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1.  Prevalence of Intracardiac Shunting in Children with Sickle Cell Disease and Stroke 
The Journal of pediatrics  2009;156(4):645-650.
To determine the prevalence of potential intracardiac shunts, including patent foramen ovale (PFO), in children with sickle cell disease (SCD) and stroke.
Study design
We performed a transthoracic echocardiogram (TTE) on 40 children with SCD (39 with hemoglobin SS and 1 with sickle-beta0 thalassemia) and earlier stroke (overt stroke in 30, silent infarction in 10). We compared 3 TTE techniques: conventional 2-dimensional imaging, color Doppler ultrasound, and intravenous agitated saline contrast injection for the detection of intracardiac shunts. We also evaluated the clinical, laboratory, and radio-graphic findings of the children with and without shunts.
We identified PFO or other potential intracardiac shunts in 10 of 40 children with SCD and earlier stroke (25%; 95% CI, 11.6-38.4). With contrasted TTE, we failed to detect potential shunts in 2 children. In a comparison group of 60 children with stroke but without SCD, retrospective review of clinical echocardiograms identified PFO in 7 of 60 (11.7%; 95% CI, 3.6-19.8). Clinical features significantly associated with the presence of intracardiac shunts were stroke in the setting of vaso-occlusive crisis (P = .026) and headache at stroke onset (P = .014).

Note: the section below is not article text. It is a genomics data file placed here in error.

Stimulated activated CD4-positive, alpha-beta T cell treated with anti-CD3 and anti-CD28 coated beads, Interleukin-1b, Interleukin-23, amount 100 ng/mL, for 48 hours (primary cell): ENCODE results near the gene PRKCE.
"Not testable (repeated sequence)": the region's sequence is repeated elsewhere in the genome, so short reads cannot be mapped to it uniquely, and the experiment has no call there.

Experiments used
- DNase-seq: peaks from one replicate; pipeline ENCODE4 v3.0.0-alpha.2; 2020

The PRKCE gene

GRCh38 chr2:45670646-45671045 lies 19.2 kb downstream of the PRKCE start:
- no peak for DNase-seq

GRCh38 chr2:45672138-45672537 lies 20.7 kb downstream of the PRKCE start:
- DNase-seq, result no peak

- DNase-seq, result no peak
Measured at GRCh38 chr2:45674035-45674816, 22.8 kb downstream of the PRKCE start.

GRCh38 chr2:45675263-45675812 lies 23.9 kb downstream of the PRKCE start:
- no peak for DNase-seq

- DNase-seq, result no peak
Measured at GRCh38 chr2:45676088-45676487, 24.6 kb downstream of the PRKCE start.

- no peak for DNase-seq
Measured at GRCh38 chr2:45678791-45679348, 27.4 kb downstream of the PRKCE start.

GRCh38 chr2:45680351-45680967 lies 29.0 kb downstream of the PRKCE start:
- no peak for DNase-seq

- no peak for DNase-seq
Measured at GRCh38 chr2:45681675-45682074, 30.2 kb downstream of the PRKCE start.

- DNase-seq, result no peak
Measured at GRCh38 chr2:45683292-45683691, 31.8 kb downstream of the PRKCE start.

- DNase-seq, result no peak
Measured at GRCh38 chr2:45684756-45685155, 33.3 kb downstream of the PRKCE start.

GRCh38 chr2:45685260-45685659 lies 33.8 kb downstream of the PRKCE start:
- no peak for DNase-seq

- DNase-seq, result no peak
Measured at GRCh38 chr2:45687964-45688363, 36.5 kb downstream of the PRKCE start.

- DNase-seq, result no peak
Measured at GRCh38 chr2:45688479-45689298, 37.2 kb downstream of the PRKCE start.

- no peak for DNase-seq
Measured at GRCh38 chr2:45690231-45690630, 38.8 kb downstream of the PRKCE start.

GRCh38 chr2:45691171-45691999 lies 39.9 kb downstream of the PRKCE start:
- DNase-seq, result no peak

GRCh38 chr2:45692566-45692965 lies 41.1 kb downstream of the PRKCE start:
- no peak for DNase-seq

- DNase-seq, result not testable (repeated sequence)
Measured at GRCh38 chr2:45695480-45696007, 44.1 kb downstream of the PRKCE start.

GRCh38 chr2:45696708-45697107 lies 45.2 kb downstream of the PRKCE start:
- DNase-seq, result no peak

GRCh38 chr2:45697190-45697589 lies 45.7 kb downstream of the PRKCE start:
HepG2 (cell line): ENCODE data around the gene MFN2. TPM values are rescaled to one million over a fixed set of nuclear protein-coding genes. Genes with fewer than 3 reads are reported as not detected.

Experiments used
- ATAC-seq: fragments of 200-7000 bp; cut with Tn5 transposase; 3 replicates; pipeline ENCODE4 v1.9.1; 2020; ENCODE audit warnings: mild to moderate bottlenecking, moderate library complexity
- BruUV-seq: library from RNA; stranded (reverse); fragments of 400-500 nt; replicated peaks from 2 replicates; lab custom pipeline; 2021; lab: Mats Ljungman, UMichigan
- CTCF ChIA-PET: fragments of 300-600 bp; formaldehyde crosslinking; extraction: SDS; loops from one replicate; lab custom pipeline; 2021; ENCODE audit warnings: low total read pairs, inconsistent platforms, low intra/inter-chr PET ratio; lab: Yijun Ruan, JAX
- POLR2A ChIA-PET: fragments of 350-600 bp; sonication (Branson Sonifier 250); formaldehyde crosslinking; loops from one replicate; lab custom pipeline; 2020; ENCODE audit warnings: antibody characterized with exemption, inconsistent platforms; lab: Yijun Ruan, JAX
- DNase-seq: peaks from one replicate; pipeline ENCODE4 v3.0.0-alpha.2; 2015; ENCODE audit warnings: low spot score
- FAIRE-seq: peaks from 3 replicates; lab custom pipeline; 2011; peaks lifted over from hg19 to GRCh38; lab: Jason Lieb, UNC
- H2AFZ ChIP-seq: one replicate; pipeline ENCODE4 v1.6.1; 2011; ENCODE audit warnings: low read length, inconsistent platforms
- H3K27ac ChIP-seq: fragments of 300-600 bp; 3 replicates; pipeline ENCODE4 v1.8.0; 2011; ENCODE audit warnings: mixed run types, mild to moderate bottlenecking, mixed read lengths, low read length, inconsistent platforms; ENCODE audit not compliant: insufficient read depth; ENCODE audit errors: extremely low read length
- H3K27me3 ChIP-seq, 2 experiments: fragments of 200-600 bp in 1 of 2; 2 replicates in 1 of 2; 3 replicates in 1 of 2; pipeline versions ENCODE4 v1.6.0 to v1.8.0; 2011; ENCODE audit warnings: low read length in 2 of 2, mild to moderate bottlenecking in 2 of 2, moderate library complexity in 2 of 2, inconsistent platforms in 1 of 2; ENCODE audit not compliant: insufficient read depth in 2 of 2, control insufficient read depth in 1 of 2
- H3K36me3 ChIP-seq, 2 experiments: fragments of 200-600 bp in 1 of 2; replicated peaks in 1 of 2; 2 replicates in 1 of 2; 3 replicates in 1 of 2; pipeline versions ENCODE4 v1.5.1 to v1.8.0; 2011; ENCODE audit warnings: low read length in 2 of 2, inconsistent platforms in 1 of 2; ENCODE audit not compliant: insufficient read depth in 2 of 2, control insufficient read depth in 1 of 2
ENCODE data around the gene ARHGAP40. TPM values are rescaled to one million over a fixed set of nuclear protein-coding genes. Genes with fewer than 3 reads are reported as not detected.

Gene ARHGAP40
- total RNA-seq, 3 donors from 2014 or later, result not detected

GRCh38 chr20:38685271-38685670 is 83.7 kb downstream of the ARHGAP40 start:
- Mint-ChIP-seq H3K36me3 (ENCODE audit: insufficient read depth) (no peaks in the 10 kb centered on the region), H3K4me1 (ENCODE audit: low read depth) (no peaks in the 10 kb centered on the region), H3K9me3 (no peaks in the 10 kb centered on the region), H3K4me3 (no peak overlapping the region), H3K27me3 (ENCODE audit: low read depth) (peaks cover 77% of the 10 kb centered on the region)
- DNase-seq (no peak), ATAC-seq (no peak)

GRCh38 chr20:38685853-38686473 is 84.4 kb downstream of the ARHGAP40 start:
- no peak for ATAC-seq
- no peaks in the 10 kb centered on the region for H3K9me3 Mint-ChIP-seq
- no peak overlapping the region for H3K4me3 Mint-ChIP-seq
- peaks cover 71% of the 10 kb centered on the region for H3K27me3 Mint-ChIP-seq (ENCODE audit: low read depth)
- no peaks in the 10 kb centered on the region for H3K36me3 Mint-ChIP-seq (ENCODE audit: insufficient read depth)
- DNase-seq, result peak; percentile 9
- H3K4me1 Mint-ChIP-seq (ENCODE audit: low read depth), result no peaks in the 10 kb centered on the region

One-quarter of children with SCD and stroke have potential intracardiac shunts. A combination of echocardiographic techniques is required for optimal shunt detection. Intracardiac shunting could be a risk factor for stroke in children with SCD because they are predisposed to thrombosis and elevations of right heart pressure, which could promote paradoxical embolization across an intracardiac shunt.
PMCID: PMC4250927  PMID: 20022343
2.  Hepatogastric Fistula following Transcatheter Arterial Chemoembolization of Hepatocellular Carcinoma 
Case Reports in Gastroenterology  2014;8(3):286-290.
Hepatogastric fistula (HGF) formation following transcatheter arterial chemoembolization (TACE) leads to increased morbidity and mortality. A 51-year-old Caucasian male with chronic hepatitis B virus-associated cirrhosis and unresectable hepatocellular carcinoma (HCC) presented to the Interventional Radiology Unit for TACE to achieve tumor necrosis. Following the procedure, the patient was admitted with symptoms of fever, epigastric and right upper quadrant pain secondary to the development of an abscess. The abscess was drained; however, an exceedingly rare HGF resulted that was favored to represent a direct invasion of HCC. HGF, the rare complication following TACE, leads to grave consequences and vigilant monitoring, for the development of this entity is recommended to reduce patient mortality. We present a case and literature review of HGF development following TACE for HCC.
PMCID: PMC4224249  PMID: 25408632